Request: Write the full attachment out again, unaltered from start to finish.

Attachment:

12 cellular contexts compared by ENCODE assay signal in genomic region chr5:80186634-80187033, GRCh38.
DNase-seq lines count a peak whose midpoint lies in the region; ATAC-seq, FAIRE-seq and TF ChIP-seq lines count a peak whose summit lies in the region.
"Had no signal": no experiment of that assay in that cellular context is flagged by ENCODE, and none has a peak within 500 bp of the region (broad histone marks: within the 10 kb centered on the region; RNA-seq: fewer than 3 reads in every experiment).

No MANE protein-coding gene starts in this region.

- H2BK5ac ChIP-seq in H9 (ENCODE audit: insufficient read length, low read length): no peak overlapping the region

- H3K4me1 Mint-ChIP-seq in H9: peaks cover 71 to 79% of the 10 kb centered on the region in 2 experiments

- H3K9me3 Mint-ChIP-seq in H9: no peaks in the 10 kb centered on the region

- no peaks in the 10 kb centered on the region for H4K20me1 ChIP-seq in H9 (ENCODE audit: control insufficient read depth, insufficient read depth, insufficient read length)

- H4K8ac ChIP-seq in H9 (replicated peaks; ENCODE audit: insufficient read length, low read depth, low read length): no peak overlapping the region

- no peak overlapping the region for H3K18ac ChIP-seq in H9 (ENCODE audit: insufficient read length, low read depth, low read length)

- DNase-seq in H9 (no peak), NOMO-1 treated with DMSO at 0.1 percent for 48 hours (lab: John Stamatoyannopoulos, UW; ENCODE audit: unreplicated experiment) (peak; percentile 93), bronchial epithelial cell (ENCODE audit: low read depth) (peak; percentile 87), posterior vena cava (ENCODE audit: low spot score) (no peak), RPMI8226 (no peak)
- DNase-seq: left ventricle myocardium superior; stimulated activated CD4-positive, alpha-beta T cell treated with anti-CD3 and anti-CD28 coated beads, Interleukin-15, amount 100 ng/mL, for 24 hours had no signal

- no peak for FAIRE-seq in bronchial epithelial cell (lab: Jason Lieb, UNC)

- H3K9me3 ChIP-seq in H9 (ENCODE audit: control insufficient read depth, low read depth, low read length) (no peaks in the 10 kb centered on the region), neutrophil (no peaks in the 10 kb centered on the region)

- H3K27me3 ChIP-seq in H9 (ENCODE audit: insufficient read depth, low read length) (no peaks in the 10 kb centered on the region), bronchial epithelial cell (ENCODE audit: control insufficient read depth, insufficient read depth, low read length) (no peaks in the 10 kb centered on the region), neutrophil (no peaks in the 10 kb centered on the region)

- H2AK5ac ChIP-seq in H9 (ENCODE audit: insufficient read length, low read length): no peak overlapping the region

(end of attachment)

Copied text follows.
12 cellular contexts compared by ENCODE assay signal in genomic region chr5:80186634-80187033, GRCh38.
DNase-seq lines count a peak whose midpoint lies in the region; ATAC-seq, FAIRE-seq and TF ChIP-seq lines count a peak whose summit lies in the region.
"Had no signal": no experiment of that assay in that cellular context is flagged by ENCODE, and none has a peak within 500 bp of the region (broad histone marks: within the 10 kb centered on the region; RNA-seq: fewer than 3 reads in every experiment).

No MANE protein-coding gene starts in this region.

- H2BK5ac ChIP-seq in H9 (ENCODE audit: insufficient read length, low read length): no peak overlapping the region

- H3K4me1 Mint-ChIP-seq in H9: peaks cover 71 to 79% of the 10 kb centered on the region in 2 experiments

- H3K9me3 Mint-ChIP-seq in H9: no peaks in the 10 kb centered on the region

- no peaks in the 10 kb centered on the region for H4K20me1 ChIP-seq in H9 (ENCODE audit: control insufficient read depth, insufficient read depth, insufficient read length)

- H4K8ac ChIP-seq in H9 (replicated peaks; ENCODE audit: insufficient read length, low read depth, low read length): no peak overlapping the region

- no peak overlapping the region for H3K18ac ChIP-seq in H9 (ENCODE audit: insufficient read length, low read depth, low read length)

- DNase-seq in H9 (no peak), NOMO-1 treated with DMSO at 0.1 percent for 48 hours (lab: John Stamatoyannopoulos, UW; ENCODE audit: unreplicated experiment) (peak; percentile 93), bronchial epithelial cell (ENCODE audit: low read depth) (peak; percentile 87), posterior vena cava (ENCODE audit: low spot score) (no peak), RPMI8226 (no peak)
- DNase-seq: left ventricle myocardium superior; stimulated activated CD4-positive, alpha-beta T cell treated with anti-CD3 and anti-CD28 coated beads, Interleukin-15, amount 100 ng/mL, for 24 hours had no signal

- no peak for FAIRE-seq in bronchial epithelial cell (lab: Jason Lieb, UNC)

- H3K9me3 ChIP-seq in H9 (ENCODE audit: control insufficient read depth, low read depth, low read length) (no peaks in the 10 kb centered on the region), neutrophil (no peaks in the 10 kb centered on the region)

- H3K27me3 ChIP-seq in H9 (ENCODE audit: insufficient read depth, low read length) (no peaks in the 10 kb centered on the region), bronchial epithelial cell (ENCODE audit: control insufficient read depth, insufficient read depth, low read length) (no peaks in the 10 kb centered on the region), neutrophil (no peaks in the 10 kb centered on the region)

- H2AK5ac ChIP-seq in H9 (ENCODE audit: insufficient read length, low read length): no peak overlapping the region